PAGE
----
HTC is cutting its operating costs by almost a quarter in order to stave off bad results, but its new One max smartphone isn't capturing buyers' interest.
The HTC One.
(Credit: Sarah Tew/CNET)
HTC has had a tough year: first, facing supply problems for the HTC One and then lacklustre demand for the HTC One mini and HTC One max. According to Bloomberg, the company's most recent forward-looking earnings statement suggests revenues of up to NT$45 billion (AU$1.6 billion) for its fourth quarter, NT$7 billion (AU$250 million) short of Bloomberg analysts' NT$52 billion (AU$1.8 billion) projection.
To make up for this shortfall, HTC will limit its operating expenses, although it's not clear where savings will be made. It will also introduce new, cheaper smartphones to appeal to a broader audience, but it won't make an attempt at what CFO Chang Chailin called the "ultra low-end" market.
As well as entering the mid- to low-end phone race, HTC is considering outsourcing production of its devices if it is financially advantageous to do so. HTC owns factories in both Taiwan and China, and in late October, the company denied a Reuters report that suggested it would sell these production lines, some of which have allegedly been sitting unused since August.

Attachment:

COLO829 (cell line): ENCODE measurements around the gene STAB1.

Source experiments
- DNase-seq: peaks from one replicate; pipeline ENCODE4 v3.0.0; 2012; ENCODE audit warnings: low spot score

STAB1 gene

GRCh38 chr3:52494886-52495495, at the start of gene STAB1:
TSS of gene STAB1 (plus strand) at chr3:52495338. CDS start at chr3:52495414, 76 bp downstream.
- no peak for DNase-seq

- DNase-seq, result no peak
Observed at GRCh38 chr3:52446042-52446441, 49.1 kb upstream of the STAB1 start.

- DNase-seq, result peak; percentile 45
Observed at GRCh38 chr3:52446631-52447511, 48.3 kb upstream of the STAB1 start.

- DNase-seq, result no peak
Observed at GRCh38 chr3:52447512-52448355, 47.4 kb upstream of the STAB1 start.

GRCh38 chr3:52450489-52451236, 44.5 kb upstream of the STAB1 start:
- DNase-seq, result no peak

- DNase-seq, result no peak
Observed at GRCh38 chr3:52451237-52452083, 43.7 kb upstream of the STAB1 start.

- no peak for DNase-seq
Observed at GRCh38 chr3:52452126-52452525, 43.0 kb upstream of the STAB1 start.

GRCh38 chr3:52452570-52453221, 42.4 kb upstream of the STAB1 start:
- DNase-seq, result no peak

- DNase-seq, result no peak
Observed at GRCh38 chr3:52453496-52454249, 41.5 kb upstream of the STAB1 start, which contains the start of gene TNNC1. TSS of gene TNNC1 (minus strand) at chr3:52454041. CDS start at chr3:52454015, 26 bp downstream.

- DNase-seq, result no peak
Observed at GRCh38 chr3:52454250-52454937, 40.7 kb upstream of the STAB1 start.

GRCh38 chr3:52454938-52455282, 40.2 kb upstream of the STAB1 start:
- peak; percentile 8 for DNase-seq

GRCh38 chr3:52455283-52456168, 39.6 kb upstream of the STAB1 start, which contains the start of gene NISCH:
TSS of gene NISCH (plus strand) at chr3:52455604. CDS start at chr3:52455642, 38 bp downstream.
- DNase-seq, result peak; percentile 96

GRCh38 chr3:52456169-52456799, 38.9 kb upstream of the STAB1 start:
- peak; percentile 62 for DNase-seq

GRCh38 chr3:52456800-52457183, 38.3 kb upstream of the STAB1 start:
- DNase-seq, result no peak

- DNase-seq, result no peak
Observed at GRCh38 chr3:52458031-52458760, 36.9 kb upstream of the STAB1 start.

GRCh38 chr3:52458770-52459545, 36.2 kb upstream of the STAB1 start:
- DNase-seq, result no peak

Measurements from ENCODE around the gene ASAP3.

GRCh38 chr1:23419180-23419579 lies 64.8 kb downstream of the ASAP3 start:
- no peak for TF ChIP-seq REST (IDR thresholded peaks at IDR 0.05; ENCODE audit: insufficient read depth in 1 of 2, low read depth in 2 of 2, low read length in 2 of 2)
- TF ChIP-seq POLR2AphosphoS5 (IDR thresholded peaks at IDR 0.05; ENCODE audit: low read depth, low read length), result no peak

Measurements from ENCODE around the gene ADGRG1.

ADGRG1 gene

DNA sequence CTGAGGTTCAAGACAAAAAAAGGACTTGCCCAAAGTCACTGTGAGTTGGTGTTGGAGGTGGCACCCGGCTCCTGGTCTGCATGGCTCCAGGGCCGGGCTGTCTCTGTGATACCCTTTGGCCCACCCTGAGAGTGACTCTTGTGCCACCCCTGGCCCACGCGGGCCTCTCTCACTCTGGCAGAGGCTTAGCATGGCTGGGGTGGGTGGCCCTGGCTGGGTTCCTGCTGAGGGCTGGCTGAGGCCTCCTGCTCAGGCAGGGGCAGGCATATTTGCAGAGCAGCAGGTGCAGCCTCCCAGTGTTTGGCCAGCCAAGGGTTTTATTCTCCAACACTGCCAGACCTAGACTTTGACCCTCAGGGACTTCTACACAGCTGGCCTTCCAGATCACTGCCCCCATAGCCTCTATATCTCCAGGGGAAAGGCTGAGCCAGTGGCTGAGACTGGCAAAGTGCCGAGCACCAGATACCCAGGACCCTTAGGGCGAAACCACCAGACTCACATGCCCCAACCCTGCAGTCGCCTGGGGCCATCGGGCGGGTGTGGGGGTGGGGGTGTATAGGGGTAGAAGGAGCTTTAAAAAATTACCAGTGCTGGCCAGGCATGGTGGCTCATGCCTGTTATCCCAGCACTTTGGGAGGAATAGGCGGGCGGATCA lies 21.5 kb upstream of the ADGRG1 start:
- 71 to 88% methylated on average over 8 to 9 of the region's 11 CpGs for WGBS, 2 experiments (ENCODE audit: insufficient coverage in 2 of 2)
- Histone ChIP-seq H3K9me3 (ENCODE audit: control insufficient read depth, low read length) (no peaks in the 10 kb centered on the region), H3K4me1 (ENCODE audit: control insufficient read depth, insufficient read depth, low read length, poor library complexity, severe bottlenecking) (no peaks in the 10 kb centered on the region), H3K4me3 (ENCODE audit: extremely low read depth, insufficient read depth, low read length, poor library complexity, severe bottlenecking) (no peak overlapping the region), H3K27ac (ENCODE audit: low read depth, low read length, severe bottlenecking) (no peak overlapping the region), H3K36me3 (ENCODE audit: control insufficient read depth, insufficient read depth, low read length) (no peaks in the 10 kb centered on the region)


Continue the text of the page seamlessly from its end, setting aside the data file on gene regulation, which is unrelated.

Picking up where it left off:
HTC's profits will also be boosted by the finalised sale of its stake in Beats Electronics, the company behind the popular Beats portable audio devices. HTC originally had a 50.1 per cent share of Beats it bought for US$300 million in 2001, but the headphone and speaker company bought half of that back last year for US$150 million and recently completed the purchase of the second half for US$165 million.
With this recent hardship for HTC, it's unlikely we'll see a direct successor to the flagship One any time soon. It also means Iron Man might be stuck promoting a handful of entry-level handsets.